There are 32 seats in a courtroom. We, the community of people who showed up to support me, Jason, and our families, filled those seats exactly. The victim’s advocate had never seen the courtroom that full. The attorney had never seen the courtroom that full. This is what community looks like.
That also served as a reminder to me, that this is what community looks like. That was a visceral, physical reminder that there are people who are still grieving Jason, who love me, and who are seeking some kind of completion in this.
As each day passes, it gets harder for me to remember this. It gets harder to ask people to step into this grief with me. It gets harder to remember that I can ask for help. Honestly, it gets harder to continue to be vulnerable in the way it takes to grieve. I spend more time crying on my bedroom floor and less time crying in Pizza Luce.
As we move away from the immediacy of Jason’s death, people are starting to be able to look away for a while. For many people, not hearing from Jason for a day was normal, so you don’t have to remember that he is dead all the time. I don’t want to remind you. I don’t want to ask you to step back into this grief. And yet I know that I am the living, breathing reminder that Jason is neither living nor breathing. Which leaves me with the options of being around and reminding everyone all the time that Jason is dead, or making myself absent and hoping all of you can forget for a little while and have that moment of peace. It is a hard choice to make and as much as you may think, “I want you to be around!” I still see when your smile dims because you remembered that Jason is dead.
Listening to someone read Julie’s words about Jason was hard. Listening to my father speak about Jason and about his view of the relationship we had was hard. In both cases, I wanted to make their hurt go away. I want to make this better for everyone around me. But I can’t.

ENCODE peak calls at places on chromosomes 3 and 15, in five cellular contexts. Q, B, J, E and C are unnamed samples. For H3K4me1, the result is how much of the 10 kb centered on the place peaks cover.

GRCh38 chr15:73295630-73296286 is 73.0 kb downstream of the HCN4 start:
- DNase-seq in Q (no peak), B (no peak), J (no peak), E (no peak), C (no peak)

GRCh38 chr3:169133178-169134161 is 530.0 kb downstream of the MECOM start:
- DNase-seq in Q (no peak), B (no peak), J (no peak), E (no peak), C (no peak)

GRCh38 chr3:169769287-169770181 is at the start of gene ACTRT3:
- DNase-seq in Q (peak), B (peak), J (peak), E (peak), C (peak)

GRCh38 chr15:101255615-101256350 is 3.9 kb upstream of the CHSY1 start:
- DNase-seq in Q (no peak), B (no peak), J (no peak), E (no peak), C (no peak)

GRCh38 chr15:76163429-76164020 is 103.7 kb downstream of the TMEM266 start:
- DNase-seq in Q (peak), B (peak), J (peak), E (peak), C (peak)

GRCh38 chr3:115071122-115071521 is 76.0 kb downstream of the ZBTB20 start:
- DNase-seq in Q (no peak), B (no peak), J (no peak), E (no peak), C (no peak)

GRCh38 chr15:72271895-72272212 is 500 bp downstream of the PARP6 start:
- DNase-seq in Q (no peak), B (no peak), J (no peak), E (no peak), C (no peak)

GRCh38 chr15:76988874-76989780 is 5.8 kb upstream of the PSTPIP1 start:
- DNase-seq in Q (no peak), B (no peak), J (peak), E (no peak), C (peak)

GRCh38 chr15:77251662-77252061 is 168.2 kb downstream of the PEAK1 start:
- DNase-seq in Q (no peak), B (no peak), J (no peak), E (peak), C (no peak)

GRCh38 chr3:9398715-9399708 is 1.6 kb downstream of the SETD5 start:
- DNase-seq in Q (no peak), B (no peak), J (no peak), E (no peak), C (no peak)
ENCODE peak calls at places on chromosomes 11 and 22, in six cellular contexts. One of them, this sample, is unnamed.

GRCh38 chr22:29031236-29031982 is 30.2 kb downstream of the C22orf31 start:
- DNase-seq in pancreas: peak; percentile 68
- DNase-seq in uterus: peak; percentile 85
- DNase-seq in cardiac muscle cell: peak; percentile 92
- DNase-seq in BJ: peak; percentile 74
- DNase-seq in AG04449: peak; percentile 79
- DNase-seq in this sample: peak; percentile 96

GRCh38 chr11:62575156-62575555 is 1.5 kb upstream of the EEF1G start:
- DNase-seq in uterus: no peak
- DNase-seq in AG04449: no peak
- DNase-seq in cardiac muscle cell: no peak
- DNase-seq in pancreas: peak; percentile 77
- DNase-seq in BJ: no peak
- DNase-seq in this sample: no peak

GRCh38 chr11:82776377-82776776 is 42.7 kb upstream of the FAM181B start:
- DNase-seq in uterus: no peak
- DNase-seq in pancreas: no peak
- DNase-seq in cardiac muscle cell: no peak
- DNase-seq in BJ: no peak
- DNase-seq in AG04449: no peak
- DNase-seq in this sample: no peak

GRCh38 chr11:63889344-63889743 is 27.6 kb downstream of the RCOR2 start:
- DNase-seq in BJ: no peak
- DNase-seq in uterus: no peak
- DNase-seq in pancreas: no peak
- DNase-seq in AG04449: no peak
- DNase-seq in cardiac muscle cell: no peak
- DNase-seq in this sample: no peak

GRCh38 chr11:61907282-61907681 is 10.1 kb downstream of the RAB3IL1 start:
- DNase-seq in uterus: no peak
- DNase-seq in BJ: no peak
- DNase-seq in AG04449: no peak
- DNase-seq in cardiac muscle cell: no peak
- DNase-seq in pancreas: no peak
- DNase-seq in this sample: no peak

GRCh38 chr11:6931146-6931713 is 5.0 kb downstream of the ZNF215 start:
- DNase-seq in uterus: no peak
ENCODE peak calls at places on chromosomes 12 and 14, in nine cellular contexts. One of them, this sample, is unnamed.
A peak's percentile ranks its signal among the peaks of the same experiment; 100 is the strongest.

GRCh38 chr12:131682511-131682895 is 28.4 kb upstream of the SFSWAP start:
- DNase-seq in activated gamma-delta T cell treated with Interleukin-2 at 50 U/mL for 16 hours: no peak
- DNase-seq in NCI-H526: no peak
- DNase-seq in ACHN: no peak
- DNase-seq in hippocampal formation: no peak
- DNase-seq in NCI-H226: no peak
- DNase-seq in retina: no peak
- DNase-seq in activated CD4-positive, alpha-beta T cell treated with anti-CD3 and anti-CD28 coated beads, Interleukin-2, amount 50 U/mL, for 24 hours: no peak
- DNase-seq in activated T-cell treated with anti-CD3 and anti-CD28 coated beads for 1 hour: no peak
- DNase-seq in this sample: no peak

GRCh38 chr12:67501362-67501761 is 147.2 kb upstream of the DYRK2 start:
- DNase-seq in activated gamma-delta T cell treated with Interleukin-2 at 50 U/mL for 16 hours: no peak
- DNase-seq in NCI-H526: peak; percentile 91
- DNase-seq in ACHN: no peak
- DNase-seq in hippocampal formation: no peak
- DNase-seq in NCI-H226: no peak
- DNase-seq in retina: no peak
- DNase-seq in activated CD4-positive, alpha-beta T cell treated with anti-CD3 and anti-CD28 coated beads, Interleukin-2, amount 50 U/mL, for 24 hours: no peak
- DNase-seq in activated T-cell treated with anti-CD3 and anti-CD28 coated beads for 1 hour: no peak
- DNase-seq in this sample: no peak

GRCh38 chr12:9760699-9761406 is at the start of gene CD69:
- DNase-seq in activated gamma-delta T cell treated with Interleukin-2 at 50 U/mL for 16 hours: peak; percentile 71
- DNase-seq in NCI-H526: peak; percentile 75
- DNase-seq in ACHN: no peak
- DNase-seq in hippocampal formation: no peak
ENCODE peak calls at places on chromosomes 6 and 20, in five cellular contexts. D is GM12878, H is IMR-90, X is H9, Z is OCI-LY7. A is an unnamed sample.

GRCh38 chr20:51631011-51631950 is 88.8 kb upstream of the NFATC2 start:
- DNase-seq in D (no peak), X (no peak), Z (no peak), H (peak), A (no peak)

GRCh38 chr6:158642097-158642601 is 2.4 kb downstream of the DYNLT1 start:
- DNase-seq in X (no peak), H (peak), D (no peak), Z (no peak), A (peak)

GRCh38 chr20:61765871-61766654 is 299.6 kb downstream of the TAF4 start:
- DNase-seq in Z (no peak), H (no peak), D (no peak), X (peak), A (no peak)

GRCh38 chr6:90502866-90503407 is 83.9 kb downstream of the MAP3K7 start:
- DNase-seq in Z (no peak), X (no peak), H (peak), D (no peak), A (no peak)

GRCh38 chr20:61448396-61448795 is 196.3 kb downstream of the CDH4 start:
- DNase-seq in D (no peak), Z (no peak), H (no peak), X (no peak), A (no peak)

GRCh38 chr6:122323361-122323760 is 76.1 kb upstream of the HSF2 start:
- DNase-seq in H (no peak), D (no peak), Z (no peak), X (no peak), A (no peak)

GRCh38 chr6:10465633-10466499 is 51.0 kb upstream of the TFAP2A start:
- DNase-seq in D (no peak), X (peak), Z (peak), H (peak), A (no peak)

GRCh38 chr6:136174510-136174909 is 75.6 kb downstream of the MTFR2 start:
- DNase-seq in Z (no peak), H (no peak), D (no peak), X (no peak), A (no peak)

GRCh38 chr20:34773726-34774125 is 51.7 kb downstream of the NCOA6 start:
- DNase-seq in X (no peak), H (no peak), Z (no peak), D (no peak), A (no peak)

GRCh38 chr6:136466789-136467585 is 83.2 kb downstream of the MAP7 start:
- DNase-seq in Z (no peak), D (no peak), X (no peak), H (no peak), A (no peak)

Then I had to get up and read my own VIS. I spent a few hours on Sunday writing that and crying. I knew it was going to be hard to read it, because it was hard to write it. But I was also committed to doing it. I sucked. I don’t like crying in front of people, but I did.
I am super impressed with the judge. She was present and with each person as we presented our statements. When she looked away, she looked away to take notes. She wasn’t distracted or disinterested. That is some good bedside manner.
Once we were done with the statements, there was a bunch more talking and sorting out of several smaller crimes. Turns out, Meekins was wanted on a bunch of charges.
Before the end of the session, Meekins was allowed to respond to the proceedings. He had a whispered conference with the lawyer in the moments leading up to that, but I’m not sure what was said. I guess the victim’s advocate’s bat ears weren’t that sharp.
I didn’t expect him to respond. So far, he hasn’t exactly been the soul of loquaciousness in the courtroom. I’d use words more like “monosyllabic” and “taciturn” to describe his demeanor. He’s also not given any indication that he takes responsibility for his actions.
I was surprised when he chose to speak. And even more surprised that he said he was sorry and that he deserved his punishment. The part of me that is bitter and angry and will never recover from Jason’s death thinks his lawyer said he had to make an apology. That the tension in the room was too high for him to just sit in silence.
But the better part of me thinks that maybe he meant at least part of it. That maybe he has realized that his choice was just that – his choice and that that choice had consequences that will last forever. Or even if he didn’t mean it now, that having said he was at fault once, maybe the next time will be easier and more natural until he really can believe it and use that belief to make himself a better person. Words have power, and he did say words. I hope their power seeps into his bones and changes him for good.
No matter what, that case is now closed. And I still have an amazing community.